In order to use the SDK, you need authenticate with the robot and create a configuration file that is stored in your user profile. This SDK uses the same configuration file as the Python SDK and the Vector Explorer application.
The easiest way to get setup with Vector on your Windows PC is to install Vector Explorer and configure your robot through that application. However, you can also use the command line VectorConfigure application on Windows, Linux, and Mac OS.
You will be prompted for your robot’s name, ip address and serial number. You will also be asked for your Anki login and password. Make sure to use the same account that was used to set up your Vector. These credentials give full access to your robot, including camera stream, audio stream and data. Do not share these credentials.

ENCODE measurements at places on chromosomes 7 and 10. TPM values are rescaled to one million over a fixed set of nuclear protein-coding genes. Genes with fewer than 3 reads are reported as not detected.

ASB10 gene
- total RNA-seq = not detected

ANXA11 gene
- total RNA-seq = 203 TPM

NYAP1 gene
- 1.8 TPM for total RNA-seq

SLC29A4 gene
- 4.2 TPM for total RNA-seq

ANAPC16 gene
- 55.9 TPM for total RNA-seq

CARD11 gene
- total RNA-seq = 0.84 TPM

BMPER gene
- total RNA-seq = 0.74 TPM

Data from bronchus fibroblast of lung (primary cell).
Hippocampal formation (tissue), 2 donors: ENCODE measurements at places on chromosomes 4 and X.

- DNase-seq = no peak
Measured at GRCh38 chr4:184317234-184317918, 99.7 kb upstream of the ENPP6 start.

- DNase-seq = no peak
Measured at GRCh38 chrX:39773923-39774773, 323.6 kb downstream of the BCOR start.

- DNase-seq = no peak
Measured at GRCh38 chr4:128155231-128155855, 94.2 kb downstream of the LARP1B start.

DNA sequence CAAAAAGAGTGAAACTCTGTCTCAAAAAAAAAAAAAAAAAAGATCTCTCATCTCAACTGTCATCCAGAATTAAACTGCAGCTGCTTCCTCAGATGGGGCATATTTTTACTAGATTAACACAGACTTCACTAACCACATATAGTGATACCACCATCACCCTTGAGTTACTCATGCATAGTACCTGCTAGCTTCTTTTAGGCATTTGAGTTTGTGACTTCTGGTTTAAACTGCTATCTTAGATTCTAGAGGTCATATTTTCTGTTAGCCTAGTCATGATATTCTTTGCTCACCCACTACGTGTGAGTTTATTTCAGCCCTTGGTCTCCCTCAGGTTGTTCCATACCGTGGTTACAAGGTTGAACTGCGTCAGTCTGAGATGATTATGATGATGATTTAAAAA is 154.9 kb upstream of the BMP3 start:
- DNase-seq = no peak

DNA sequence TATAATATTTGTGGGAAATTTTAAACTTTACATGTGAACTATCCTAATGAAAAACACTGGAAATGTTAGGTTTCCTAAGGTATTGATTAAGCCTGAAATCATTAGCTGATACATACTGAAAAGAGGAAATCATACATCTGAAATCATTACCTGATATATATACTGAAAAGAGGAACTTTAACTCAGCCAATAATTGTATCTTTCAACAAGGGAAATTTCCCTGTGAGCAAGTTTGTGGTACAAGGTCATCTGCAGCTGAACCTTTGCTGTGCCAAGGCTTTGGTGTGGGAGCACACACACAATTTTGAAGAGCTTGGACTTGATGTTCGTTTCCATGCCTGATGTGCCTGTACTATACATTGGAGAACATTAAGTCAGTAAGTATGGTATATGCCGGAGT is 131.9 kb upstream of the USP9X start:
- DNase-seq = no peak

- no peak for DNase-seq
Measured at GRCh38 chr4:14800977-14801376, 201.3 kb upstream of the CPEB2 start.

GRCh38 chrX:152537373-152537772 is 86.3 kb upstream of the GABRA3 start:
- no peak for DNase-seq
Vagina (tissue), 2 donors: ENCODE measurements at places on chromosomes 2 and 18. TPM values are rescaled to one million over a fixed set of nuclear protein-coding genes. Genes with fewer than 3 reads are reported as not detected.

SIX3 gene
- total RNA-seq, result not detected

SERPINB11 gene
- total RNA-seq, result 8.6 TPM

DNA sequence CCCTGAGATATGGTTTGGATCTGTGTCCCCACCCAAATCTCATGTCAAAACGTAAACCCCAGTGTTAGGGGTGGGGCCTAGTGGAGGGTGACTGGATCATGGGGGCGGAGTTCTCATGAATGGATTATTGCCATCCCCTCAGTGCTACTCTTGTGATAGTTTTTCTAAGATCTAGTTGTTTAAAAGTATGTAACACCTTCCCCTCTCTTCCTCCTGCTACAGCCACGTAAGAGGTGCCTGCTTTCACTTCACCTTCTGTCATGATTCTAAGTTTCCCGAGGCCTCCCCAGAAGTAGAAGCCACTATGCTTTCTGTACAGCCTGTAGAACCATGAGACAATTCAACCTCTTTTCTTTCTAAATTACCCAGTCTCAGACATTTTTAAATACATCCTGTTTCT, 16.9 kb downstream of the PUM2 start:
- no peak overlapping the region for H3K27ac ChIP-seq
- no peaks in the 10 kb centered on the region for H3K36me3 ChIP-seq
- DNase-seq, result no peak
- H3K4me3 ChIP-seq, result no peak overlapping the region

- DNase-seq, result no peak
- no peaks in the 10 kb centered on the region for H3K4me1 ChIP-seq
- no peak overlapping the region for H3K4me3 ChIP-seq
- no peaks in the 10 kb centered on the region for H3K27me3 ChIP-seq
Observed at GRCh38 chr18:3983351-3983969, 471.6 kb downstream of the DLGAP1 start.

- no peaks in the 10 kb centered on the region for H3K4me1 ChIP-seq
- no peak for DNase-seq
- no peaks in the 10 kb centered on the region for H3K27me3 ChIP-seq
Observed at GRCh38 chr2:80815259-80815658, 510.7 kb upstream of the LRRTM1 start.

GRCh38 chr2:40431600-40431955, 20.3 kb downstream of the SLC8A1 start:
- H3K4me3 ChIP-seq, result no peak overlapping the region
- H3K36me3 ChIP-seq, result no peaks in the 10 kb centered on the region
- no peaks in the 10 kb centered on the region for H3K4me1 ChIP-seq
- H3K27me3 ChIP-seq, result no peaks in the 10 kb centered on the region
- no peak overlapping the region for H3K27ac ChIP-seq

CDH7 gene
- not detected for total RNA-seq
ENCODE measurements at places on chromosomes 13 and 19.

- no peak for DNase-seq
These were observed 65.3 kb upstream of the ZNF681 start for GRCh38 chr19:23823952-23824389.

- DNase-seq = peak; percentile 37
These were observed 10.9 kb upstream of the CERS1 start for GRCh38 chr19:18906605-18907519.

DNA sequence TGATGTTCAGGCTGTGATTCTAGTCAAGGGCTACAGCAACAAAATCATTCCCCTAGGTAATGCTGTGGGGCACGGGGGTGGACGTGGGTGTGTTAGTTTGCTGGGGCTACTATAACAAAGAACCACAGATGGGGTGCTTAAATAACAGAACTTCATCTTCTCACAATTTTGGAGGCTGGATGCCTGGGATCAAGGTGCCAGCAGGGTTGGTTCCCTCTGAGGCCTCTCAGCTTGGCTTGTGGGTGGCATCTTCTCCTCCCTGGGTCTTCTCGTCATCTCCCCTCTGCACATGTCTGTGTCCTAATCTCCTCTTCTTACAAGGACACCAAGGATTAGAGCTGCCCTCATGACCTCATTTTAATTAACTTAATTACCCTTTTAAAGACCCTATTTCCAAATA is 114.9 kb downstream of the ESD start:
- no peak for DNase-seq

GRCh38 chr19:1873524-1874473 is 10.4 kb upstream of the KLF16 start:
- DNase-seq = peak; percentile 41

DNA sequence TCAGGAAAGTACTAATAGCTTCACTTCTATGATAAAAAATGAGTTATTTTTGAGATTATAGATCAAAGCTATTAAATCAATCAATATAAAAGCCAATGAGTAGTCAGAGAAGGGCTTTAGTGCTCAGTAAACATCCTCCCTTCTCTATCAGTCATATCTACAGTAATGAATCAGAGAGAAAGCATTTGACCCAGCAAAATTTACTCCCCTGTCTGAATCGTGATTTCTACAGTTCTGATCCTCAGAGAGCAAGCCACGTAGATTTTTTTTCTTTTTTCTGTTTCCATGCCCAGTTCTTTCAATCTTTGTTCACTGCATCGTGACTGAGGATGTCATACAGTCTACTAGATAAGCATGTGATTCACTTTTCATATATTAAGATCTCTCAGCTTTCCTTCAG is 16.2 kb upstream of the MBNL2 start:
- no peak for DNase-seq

Vector Explorer: https://www.weekendrobot.com/vectorexplorer
SDK Example / Tutorial Programs
You can download the samples Visual Studio solution containing tutorial projects and management applications.
Tutorial program does not run
Before running a the program, be sure you can see Vector’s eyes. If instead you see an image of a mobile device, the Customer Care Info screen, a missing Wifi icon, or something else, please complete setup of your Vector first and then you will be ready set up the SDK.
Vector behaves unexpectedly
You may need to reboot your robot when you are finished running programs with the Vector SDK. To reboot your Vector remove him from the charger and hold down his backpack button until he turns complete off. To turn him back on again, place him back on the charger.